I am surprised at the controversy that has surrounded Amendment 4. There are a total of four constitutional amendments that will appear on the ballot during this General Election. Each of these started as a Joint Resolution that had to pass both houses of the Legislature with a two-thirds majority. This alone indicates that there is broad-based support for each one, but these amendments to our Constitution do not take effect until the citizens of West Virginia vote to approve them.
Now that Election Day is rapidly approaching, the special interest groups have sprung into action to try to sway public opinion. One of these that has attracted a surprising amount of attention from special interest groups trying to defeat it is Amendment 4. Here is what it says:
In my opinion, this is simple common sense. The Legislature is elected by the people to oversee state agencies, and the State Board of Education is the only agency that is exempt from this oversight. The reason why this change to our Constitution is necessary is to clarify language that was misinterpreted in a court decision. Until now, we have had to live with that decision. Here is our chance to correct it.
Who opposes Amendment 4? There are special interest groups that would like to bypass the Legislature by lobbying the State Board of Education to implement programs and policies that are not in the best interests of West Virginia. If you look at what’s happening across the nation with regard to education, you will see our children are being targeted by those with an ideological agenda. The Legislature can and should act as a check and a balance to state Board of Education, but that will not happen unless Amendment 4 passes.
Then, there are those who claim that Amendment 4 will allow the Legislature to “micromanage” the State Board of Education. This is false. The amendment simply ensures that the Board of Education follows the laws that have been passed by the Legislature and signed into law by the Governor. Currently, if the Legislature passes a bill that the state Board of Education does not like, they can circumvent that law through its own rules, and there is no judicial remedy. This needs to change. Amendment 4 will do that.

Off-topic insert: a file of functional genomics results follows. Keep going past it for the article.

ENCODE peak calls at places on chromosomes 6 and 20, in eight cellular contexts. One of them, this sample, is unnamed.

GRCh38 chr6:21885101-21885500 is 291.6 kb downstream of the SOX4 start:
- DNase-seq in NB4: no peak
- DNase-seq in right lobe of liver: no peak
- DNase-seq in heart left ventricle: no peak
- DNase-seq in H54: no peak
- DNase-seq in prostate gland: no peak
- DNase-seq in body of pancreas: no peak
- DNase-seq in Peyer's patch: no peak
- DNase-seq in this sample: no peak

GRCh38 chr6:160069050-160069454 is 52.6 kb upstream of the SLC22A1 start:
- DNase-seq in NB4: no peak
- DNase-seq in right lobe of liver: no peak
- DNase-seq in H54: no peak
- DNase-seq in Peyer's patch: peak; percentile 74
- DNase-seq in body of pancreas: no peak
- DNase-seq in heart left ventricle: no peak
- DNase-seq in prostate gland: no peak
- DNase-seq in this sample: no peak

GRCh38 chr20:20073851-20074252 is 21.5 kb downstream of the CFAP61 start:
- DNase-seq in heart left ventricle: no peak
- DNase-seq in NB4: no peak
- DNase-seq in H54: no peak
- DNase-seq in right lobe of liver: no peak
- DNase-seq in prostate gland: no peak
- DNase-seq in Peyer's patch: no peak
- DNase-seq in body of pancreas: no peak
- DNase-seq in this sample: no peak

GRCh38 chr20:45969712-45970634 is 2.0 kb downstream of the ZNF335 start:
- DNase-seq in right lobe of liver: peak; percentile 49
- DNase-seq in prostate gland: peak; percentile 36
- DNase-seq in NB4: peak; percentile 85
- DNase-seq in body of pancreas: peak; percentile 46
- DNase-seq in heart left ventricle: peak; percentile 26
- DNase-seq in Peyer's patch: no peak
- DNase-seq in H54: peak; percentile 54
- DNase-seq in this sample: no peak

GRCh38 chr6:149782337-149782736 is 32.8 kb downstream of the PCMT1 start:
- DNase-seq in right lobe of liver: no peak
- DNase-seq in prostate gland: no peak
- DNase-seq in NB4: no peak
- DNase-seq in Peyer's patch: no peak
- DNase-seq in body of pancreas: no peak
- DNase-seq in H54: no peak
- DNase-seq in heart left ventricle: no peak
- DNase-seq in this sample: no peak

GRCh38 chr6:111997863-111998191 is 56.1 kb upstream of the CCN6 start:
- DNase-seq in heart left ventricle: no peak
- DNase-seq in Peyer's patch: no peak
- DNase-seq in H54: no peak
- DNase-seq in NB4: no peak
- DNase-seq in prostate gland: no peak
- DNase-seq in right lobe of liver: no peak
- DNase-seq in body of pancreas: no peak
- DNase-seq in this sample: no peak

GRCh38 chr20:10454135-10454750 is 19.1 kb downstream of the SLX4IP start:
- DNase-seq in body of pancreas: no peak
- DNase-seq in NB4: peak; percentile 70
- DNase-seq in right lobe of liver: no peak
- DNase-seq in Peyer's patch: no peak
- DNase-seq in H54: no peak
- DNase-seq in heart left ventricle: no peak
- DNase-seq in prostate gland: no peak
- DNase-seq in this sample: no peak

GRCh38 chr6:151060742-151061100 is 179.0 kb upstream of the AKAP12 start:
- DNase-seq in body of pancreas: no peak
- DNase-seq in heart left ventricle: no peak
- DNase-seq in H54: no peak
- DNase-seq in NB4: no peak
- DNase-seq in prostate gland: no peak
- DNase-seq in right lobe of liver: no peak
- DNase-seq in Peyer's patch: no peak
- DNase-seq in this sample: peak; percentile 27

There are still others who want to vote no on Amendment 4 because they believe that it doesn’t go far enough. To them I would say that if Amendment 4 fails, there will almost certainly be no further attempts to return oversight to the people’s directly elected representatives in the Legislature, as there will likely be no political will to do so for the foreseeable future. Voter approval of Amendment 4 will show that the people of West Virginia care about the state of our schools.
Simply put, the three takeaways that you, as a West Virginia voter, need about Amendment 4:
We have worked hard in the Legislature to fight the special interest groups and pass legislation that will provide for choices for parents who want the best for their children. The West Virginia State Board of Education is not elected. They are appointed by the Governor to nine-year terms. The members of the Legislature are directly elected by you, the voters.
It is time to amend the West Virginia Constitution to give you, the citizens of this state, the final say on education policy in our state. West Virginia is the only state in the country whose state Board of Education has this degree of power, and in turn, the state Board of Education is the only agency in the state that does not have to answer to the Legislature. The will of the people is completely disregarded in this process, and it is time for that to change.
Please vote YES on Amendment 4 this November.